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Eucalyptus viminalis - Labill.

Common Name Manna Gum
Family Myrtaceae
USDA hardiness 7-10
Known Hazards Citronellal, an essential oil found in most Eucalyptus species is reported to be mutagenic when used in isolation[269]. In large doses, oil of eucalyptus, like so many essential oils has caused fatalities from intestinal irritation[269]. Death is reported from ingestion of 4 - 24 ml of essential oils, but recoveries are also reported for the same amount[269]. Symptoms include gastroenteric burning and irritation, nausea, vomiting, diarrhoea, oxygen deficiency, ,weakness, dizziness, stupor, difficult respiration, delirium, paralysis, convulsions, and death, usually due to respiratory failure[269].
Habitats Cool moist sites, usually on better soils, to 1400 metres[77, 152].
Range Australia - Tasmania.
Edibility Rating    (3 of 5)
Other Uses    (0 of 5)
Weed Potential No
Medicinal Rating    (2 of 5)
Care
Frost Hardy Well drained soil Moist Soil Wet Soil Full sun
Eucalyptus viminalis Manna Gum


Eucalyptus viminalis Manna Gum
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Summary


Physical Characteristics

 icon of manicon of cone
Eucalyptus viminalis is an evergreen Tree growing to 30 m (98ft) by 15 m (49ft) at a fast rate.
It is hardy to zone (UK) 8. It is in leaf all year, in flower from July to August. The species is hermaphrodite (has both male and female organs) and is pollinated by Bees.
It is noted for attracting wildlife.
Suitable for: light (sandy), medium (loamy) and heavy (clay) soils, prefers well-drained soil and can grow in nutritionally poor soil. Suitable pH: acid, neutral and basic (alkaline) soils. It cannot grow in the shade. It prefers dry moist or wet soil and can tolerate drought.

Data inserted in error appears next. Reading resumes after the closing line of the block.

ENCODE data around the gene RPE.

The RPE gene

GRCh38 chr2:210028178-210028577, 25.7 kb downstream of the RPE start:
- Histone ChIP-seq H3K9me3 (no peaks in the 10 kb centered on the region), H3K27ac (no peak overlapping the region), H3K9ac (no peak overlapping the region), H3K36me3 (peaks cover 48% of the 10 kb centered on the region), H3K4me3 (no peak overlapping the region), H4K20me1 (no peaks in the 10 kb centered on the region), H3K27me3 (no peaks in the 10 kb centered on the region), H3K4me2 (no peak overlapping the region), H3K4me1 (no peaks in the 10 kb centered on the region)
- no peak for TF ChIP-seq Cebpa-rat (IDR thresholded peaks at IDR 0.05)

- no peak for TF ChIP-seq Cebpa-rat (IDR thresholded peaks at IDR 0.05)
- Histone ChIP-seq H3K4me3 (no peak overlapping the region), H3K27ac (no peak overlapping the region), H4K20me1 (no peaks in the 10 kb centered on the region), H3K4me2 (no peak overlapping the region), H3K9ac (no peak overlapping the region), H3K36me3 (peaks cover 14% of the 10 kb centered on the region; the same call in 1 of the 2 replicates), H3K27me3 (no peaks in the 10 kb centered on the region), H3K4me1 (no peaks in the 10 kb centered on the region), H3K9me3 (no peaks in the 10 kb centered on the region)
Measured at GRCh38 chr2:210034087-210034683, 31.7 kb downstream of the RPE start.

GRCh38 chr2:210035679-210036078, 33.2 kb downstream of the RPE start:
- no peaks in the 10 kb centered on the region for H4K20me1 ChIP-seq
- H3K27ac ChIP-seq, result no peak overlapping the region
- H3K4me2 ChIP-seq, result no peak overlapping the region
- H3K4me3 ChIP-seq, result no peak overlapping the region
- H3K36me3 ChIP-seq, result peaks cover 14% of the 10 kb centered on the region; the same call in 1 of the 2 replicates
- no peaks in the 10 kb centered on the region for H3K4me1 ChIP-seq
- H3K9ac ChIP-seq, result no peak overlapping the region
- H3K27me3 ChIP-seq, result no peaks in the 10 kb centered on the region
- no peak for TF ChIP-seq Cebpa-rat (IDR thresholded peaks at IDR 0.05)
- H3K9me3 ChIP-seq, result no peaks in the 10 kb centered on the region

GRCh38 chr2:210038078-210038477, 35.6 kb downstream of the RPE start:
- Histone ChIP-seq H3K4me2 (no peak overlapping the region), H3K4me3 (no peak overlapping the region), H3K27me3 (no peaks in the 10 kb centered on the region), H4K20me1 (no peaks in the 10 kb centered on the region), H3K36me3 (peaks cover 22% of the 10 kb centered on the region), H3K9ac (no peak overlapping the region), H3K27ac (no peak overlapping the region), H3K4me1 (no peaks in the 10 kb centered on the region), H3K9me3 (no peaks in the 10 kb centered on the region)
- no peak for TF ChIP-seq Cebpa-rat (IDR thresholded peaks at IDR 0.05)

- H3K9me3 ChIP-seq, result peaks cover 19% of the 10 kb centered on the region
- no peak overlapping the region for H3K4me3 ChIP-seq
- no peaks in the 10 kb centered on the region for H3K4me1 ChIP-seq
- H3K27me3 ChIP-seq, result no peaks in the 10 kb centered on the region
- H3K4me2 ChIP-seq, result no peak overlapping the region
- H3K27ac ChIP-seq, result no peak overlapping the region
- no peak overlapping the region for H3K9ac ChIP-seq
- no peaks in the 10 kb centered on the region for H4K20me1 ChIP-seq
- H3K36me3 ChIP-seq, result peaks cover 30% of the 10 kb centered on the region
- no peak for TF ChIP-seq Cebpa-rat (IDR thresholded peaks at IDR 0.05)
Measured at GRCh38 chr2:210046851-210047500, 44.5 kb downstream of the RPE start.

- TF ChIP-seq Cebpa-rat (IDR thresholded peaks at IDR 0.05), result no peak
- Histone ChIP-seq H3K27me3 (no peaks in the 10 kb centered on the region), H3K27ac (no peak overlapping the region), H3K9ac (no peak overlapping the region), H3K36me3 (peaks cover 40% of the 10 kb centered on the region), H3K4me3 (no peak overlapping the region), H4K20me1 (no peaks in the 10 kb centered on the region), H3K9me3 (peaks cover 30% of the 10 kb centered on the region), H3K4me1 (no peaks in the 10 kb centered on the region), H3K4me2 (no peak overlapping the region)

UK Hardiness Map US Hardiness Map

Synonyms

E. angustifolia.

Habitats

Woodland Garden Canopy; Bog Garden;

Edible Uses

Edible Parts: Manna
Edible Uses:

A manna is exuded from the leaves[4, 11, 177] (from the bark as well according to some reports[61, 177]) as a result of insect damage[144]. The red gum or manna exuding from cracks in the bark is eaten eagerly by boys[269]. Eucalyptus manna, which exudes from punctures in summer months, is sometimes consumed[269]. A very pleasant sweet taste[46, 105], it is slightly laxative[152]. The aboriginal Australians collected it after it fell to the ground, or they scraped it from the leaves[183]. Heavily covered leaves were pounded and baked[183]. Since the manna is probably formed as a result of insect damage, it is quite possible that it will not be formed in Britain because the same insects will not be able to live here[K]. The manna contains the sugars arabinose, raffinose, dextrose, and sucrose[269].

Medicinal Uses

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Antiviral  Laxative

A sweet manna exuded from the plant has a mild laxative effect[152, 238]. The essential oil found in the leaves shows an antiviral effect and can be used in the treatment of influenza[269]. The leaves inhibit the growth of Staphylococcus aureus[269]. The leafy twig decoction was used to bathe rheumatic limbs[269].

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Other Uses

Adhesive  Essential  Fuel  Repellent  Soil stabilization  Wood